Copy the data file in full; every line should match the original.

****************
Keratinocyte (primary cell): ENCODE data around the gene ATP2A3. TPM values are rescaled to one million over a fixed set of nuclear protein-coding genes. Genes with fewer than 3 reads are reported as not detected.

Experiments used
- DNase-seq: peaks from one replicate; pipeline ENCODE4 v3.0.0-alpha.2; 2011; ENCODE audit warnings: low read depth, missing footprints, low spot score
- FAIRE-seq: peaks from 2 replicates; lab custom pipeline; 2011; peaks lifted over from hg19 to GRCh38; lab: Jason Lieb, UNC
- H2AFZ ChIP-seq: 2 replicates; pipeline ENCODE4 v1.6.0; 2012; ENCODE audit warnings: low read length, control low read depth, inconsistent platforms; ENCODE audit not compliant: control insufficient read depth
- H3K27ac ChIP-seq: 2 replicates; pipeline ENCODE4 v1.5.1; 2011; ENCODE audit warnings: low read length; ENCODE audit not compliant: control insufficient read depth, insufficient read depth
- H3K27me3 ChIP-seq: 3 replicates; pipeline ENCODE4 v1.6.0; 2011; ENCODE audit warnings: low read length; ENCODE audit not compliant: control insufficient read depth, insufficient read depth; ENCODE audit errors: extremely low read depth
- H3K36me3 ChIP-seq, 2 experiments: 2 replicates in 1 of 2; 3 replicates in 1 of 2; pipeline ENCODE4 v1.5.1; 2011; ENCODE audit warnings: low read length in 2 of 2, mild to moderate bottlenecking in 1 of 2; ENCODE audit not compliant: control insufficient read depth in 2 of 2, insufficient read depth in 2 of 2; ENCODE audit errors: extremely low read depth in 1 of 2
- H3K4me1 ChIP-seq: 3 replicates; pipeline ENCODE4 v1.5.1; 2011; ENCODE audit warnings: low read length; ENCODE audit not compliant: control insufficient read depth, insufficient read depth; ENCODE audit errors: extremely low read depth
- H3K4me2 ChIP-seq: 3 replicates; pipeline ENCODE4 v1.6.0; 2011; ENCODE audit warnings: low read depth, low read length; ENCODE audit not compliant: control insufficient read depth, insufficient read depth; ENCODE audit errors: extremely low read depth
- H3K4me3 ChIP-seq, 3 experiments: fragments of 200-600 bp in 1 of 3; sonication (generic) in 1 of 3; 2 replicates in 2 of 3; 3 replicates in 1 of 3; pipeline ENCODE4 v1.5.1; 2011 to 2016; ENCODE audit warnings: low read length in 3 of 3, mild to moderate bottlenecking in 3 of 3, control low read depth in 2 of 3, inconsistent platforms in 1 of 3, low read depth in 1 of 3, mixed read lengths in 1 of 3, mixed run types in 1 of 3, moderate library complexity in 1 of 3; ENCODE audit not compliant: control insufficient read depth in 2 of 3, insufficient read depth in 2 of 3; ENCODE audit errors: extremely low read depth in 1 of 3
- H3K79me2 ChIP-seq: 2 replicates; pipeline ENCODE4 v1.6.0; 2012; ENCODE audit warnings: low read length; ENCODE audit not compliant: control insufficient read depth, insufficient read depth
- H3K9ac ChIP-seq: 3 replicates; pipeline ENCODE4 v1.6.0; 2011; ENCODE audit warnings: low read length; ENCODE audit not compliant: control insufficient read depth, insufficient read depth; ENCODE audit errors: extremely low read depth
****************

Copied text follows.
Keratinocyte (primary cell): ENCODE data around the gene ATP2A3. TPM values are rescaled to one million over a fixed set of nuclear protein-coding genes. Genes with fewer than 3 reads are reported as not detected.

Experiments used
- DNase-seq: peaks from one replicate; pipeline ENCODE4 v3.0.0-alpha.2; 2011; ENCODE audit warnings: low read depth, missing footprints, low spot score
- FAIRE-seq: peaks from 2 replicates; lab custom pipeline; 2011; peaks lifted over from hg19 to GRCh38; lab: Jason Lieb, UNC
- H2AFZ ChIP-seq: 2 replicates; pipeline ENCODE4 v1.6.0; 2012; ENCODE audit warnings: low read length, control low read depth, inconsistent platforms; ENCODE audit not compliant: control insufficient read depth
- H3K27ac ChIP-seq: 2 replicates; pipeline ENCODE4 v1.5.1; 2011; ENCODE audit warnings: low read length; ENCODE audit not compliant: control insufficient read depth, insufficient read depth
- H3K27me3 ChIP-seq: 3 replicates; pipeline ENCODE4 v1.6.0; 2011; ENCODE audit warnings: low read length; ENCODE audit not compliant: control insufficient read depth, insufficient read depth; ENCODE audit errors: extremely low read depth
- H3K36me3 ChIP-seq, 2 experiments: 2 replicates in 1 of 2; 3 replicates in 1 of 2; pipeline ENCODE4 v1.5.1; 2011; ENCODE audit warnings: low read length in 2 of 2, mild to moderate bottlenecking in 1 of 2; ENCODE audit not compliant: control insufficient read depth in 2 of 2, insufficient read depth in 2 of 2; ENCODE audit errors: extremely low read depth in 1 of 2
- H3K4me1 ChIP-seq: 3 replicates; pipeline ENCODE4 v1.5.1; 2011; ENCODE audit warnings: low read length; ENCODE audit not compliant: control insufficient read depth, insufficient read depth; ENCODE audit errors: extremely low read depth
- H3K4me2 ChIP-seq: 3 replicates; pipeline ENCODE4 v1.6.0; 2011; ENCODE audit warnings: low read depth, low read length; ENCODE audit not compliant: control insufficient read depth, insufficient read depth; ENCODE audit errors: extremely low read depth
- H3K4me3 ChIP-seq, 3 experiments: fragments of 200-600 bp in 1 of 3; sonication (generic) in 1 of 3; 2 replicates in 2 of 3; 3 replicates in 1 of 3; pipeline ENCODE4 v1.5.1; 2011 to 2016; ENCODE audit warnings: low read length in 3 of 3, mild to moderate bottlenecking in 3 of 3, control low read depth in 2 of 3, inconsistent platforms in 1 of 3, low read depth in 1 of 3, mixed read lengths in 1 of 3, mixed run types in 1 of 3, moderate library complexity in 1 of 3; ENCODE audit not compliant: control insufficient read depth in 2 of 3, insufficient read depth in 2 of 3; ENCODE audit errors: extremely low read depth in 1 of 3
- H3K79me2 ChIP-seq: 2 replicates; pipeline ENCODE4 v1.6.0; 2012; ENCODE audit warnings: low read length; ENCODE audit not compliant: control insufficient read depth, insufficient read depth
- H3K9ac ChIP-seq: 3 replicates; pipeline ENCODE4 v1.6.0; 2011; ENCODE audit warnings: low read length; ENCODE audit not compliant: control insufficient read depth, insufficient read depth; ENCODE audit errors: extremely low read depth